May 10, 7:30 am – Goose Lake (Golden Eagles)
Check the Saskatoon Nature Society’s website for full details and updated information.

A full list of upcoming events can be found on the EcoFriendly Sask Calendar 

In the News
City of Saskatoon's 2018 environmental grants support some great projects, including NatureCity Festival, waste reduction and composting, clean water, and bats

Wellington, NZ, hopes to become the first predator-free capital city in the world. But how can that be? We are all both predator and prey; altering the food chain is sure to have unintended consequences.

Restoration ecology - let nature do its work and don’t rely on biodiversity offset programs - they don’t work

What will we do with all those solar panels when their useful life is over?

Wildlife is adapting rapidly to an urban environment raising questions about the value of wildlife corridors and the use of native plants

Books on urban wildlife - New York Public Library recommendations

EcoSask News is a weekly round-up of local news and events. Email us if you have items you would like us to include. 

You can follow EcoFriendly Sask by liking us on Facebook, following us on Twitter, or by email (top right corner).

Thursday 12 April 2018

Cathy Watts, Cycling Advocate

“I spent my working life getting one person who’d had a stroke to move,” Cathy Watts, Saskatoon Cycles, says. “Now I’m trying to get the whole city moving!”

As a physiotherapist working in the neurological and geriatric field and an avid cyclist since she was 8 years old, Cathy Watts has always advocated for health promotion and an active lifestyle: “I rode to university. I took my kids around town on my bike. My husband and I even go on cycling holidays.”

“I love Saskatoon,” Cathy says. “It’s the perfect city for fabulous bike lanes and we’ve already accomplished so much. But there’s so much more that can be done. I want to make Saskatoon a safe place for my grandchildren, who are already proficient cyclists, to ride their bikes.”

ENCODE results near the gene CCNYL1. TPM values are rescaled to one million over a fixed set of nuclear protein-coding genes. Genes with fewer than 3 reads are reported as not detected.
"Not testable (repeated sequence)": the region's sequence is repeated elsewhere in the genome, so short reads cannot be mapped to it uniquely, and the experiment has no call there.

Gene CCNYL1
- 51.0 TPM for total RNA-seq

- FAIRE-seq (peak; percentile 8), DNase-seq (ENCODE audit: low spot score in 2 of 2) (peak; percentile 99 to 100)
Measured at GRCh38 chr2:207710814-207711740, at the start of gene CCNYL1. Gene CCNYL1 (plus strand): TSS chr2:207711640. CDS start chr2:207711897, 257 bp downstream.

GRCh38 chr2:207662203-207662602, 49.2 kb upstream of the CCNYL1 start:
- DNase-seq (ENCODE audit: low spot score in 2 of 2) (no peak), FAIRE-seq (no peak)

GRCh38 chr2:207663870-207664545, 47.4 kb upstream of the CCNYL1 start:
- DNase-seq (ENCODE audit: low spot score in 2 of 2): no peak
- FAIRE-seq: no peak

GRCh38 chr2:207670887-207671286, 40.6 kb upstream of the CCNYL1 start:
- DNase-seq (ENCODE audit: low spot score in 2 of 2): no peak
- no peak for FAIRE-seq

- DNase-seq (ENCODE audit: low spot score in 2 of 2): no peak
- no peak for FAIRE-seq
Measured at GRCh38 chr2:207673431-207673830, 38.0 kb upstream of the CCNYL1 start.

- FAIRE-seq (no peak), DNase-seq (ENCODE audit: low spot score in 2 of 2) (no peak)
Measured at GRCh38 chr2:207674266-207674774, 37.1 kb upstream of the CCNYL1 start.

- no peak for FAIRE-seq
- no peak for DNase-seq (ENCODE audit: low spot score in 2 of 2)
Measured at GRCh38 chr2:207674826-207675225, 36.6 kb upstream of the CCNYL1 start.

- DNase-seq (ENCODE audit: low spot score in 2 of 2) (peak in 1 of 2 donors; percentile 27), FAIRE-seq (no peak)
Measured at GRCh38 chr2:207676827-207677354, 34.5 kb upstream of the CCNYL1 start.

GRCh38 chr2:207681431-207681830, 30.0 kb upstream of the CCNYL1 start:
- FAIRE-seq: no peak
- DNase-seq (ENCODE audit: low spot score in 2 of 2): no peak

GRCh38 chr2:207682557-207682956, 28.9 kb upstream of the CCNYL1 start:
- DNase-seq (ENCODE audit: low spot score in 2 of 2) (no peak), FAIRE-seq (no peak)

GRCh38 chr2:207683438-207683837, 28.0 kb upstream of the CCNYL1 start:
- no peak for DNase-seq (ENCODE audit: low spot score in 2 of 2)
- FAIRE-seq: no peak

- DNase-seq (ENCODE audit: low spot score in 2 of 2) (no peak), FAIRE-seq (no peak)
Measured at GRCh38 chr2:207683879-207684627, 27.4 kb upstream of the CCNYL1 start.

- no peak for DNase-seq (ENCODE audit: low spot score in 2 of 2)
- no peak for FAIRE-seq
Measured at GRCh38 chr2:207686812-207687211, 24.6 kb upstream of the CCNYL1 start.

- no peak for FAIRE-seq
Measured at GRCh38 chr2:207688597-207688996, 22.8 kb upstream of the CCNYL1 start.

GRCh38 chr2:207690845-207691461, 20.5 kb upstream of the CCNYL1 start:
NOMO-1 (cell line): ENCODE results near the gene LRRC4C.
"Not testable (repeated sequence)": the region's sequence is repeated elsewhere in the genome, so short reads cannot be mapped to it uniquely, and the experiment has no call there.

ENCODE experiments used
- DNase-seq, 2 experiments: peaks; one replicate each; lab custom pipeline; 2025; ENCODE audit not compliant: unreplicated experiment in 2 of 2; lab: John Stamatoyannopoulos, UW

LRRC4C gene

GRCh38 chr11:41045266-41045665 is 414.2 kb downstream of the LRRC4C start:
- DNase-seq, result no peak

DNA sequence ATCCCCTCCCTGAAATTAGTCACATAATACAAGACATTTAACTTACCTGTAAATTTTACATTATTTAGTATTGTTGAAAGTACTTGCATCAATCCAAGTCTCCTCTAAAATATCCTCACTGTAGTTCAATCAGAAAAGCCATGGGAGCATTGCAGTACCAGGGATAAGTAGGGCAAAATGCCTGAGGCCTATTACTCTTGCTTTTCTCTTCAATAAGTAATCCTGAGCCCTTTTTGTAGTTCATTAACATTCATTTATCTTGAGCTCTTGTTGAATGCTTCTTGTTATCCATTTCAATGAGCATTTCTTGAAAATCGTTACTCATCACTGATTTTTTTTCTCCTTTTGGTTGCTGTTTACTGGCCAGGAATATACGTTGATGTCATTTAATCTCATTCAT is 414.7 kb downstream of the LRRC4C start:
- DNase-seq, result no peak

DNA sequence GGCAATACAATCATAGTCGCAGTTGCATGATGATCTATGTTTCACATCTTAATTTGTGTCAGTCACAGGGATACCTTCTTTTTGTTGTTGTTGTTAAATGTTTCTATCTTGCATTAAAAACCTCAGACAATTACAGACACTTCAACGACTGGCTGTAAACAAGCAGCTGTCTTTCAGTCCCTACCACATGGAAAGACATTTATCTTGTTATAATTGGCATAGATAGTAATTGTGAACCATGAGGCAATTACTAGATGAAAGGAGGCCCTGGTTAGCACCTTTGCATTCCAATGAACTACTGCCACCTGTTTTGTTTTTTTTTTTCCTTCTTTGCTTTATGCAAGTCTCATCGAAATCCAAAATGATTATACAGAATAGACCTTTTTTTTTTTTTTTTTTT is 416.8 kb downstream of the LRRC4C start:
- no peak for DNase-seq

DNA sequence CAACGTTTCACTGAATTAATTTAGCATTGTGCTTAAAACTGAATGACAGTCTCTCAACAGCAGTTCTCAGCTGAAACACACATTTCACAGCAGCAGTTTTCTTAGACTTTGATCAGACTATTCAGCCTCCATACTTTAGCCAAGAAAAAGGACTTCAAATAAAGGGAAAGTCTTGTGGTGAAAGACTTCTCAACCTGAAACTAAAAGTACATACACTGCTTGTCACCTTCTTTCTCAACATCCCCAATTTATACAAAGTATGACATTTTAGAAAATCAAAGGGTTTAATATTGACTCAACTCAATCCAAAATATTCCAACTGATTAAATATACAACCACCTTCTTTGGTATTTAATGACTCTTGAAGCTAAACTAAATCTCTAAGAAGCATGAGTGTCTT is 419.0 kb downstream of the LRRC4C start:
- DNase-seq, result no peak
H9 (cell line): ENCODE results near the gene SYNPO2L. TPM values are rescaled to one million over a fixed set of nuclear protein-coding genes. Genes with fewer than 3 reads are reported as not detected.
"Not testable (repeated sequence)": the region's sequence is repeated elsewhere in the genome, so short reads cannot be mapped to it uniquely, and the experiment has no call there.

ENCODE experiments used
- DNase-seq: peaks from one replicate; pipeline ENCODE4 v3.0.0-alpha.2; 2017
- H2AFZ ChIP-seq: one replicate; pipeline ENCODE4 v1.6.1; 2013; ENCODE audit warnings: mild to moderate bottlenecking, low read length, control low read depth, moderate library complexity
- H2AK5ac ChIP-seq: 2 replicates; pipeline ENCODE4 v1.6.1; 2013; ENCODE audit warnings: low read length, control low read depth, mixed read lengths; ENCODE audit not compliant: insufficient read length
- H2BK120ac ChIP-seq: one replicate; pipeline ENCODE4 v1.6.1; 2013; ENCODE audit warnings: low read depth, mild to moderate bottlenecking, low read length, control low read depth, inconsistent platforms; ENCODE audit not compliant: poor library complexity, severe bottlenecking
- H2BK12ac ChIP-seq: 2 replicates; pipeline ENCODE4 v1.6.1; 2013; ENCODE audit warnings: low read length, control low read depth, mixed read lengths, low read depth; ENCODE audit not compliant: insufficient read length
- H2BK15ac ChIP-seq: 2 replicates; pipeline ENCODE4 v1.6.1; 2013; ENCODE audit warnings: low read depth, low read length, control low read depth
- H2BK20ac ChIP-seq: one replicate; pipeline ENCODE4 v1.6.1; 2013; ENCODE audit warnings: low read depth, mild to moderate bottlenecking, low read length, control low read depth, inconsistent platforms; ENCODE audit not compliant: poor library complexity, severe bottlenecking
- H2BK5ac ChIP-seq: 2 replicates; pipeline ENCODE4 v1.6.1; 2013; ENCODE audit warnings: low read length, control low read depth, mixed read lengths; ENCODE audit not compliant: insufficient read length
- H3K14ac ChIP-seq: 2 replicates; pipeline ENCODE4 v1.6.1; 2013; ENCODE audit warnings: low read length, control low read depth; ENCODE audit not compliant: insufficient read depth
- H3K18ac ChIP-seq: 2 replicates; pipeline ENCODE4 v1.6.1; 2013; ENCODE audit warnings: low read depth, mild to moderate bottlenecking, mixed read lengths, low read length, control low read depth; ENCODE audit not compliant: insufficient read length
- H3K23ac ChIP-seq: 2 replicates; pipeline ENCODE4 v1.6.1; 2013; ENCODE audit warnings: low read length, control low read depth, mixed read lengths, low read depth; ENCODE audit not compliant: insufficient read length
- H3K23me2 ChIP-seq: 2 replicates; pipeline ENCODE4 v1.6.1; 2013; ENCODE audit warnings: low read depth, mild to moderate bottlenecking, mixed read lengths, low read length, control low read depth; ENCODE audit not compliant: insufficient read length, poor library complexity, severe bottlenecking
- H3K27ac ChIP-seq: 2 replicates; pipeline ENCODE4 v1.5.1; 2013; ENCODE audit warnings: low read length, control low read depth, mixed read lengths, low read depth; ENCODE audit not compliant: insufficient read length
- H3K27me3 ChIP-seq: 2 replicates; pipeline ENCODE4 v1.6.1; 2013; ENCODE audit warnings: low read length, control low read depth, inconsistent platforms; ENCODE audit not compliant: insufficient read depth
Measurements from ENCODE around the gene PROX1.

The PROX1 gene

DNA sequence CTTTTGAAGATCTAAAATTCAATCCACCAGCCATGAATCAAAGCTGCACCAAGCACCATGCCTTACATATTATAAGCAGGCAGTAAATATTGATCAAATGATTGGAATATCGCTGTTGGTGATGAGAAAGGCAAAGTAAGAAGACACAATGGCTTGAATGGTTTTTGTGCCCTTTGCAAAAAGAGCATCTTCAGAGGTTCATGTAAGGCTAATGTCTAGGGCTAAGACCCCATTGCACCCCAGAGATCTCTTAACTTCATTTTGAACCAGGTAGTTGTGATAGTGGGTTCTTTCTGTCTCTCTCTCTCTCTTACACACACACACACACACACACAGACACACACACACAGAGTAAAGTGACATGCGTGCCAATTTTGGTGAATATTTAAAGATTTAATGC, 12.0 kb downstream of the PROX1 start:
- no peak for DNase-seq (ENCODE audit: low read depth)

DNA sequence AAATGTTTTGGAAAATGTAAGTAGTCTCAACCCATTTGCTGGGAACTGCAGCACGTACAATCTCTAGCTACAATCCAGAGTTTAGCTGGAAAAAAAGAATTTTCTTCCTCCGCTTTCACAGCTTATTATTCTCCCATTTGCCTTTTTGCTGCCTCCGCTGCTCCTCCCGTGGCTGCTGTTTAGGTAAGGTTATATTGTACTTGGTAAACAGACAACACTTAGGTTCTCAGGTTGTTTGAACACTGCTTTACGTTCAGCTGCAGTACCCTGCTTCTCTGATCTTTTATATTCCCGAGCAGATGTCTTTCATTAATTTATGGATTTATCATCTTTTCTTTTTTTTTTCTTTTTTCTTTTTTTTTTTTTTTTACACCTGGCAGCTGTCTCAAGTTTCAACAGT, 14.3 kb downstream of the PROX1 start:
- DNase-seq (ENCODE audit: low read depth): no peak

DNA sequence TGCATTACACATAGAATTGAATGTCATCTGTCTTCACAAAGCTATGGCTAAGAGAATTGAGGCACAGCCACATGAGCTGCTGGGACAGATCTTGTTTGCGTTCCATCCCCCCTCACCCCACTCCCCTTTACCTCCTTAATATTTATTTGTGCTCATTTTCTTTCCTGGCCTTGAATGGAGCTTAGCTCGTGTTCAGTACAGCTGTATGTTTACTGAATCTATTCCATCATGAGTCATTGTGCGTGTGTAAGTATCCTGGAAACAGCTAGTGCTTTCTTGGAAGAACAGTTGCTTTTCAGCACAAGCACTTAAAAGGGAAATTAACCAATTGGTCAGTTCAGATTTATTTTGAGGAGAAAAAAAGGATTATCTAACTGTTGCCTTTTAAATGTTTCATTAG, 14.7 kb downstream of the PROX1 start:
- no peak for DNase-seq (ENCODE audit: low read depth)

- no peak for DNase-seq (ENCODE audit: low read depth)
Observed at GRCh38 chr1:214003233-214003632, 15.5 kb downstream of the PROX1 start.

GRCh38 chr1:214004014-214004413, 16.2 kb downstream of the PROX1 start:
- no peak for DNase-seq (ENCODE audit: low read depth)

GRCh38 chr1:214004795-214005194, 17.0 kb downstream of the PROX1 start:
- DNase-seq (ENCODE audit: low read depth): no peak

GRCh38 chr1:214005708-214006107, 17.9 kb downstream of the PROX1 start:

Cathy’s underlying optimism is a key ingredient in her success as a cycling advocate. Saskatoon Cycles’ progress in less than 10 years is phenomenal.

Saskatoon Cycles
In 2009, Sean Shaw initiated monthly cycling discussions. As the group grew, the organizers decided to formalize the arrangement and Saskatoon Cycles was incorporated in 2010. Cathy Watts has been chair or co-chair ever since.

Maintaining an advocacy organization is never an easy task. Cathy underlines the importance of establishing your purpose and direction through vision and mission statements. “Then you can see a path,” she says.

Another challenge is building your membership and maintaining a strong, stable board with both time and skills. The group’s fundraising efforts have paid off and they have recently hired a part-time operations manager who will focus on communications, fundraising, and event planning, and Cathy believes that will make a big difference.

Saskatoon Cycles’ principal focus is on advocacy; however, they also hold events as a way to draw in new members. Long before the City of Saskatoon was promoting the winter city concept, Saskatoon Cycles was drawing crowds to winter cycling events, including a moveable feast, speakers, and rides.

The organization also operates the Bike Valet, parking 6300 bikes at 8 festivals last summer. In addition to providing a service and reducing greenhouse gas emissions, the Bike Valet builds community. Volunteers include new Canadians, people with mental health issues, and individuals who take holiday time in order to help out. “It’s become a small family unit,” Cathy says.

Four Steps to Successful Advocacy
Cathy believes successful advocacy has four key ingredients.